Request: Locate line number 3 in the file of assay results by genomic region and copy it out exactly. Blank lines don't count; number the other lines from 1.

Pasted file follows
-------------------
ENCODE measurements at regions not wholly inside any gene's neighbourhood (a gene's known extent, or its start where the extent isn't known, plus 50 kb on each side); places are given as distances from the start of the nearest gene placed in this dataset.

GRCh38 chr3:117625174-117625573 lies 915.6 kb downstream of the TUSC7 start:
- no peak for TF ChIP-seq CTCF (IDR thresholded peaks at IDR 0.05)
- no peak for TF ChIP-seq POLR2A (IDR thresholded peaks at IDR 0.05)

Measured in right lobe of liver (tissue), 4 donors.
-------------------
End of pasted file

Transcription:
- no peak for TF ChIP-seq CTCF (IDR thresholded peaks at IDR 0.05)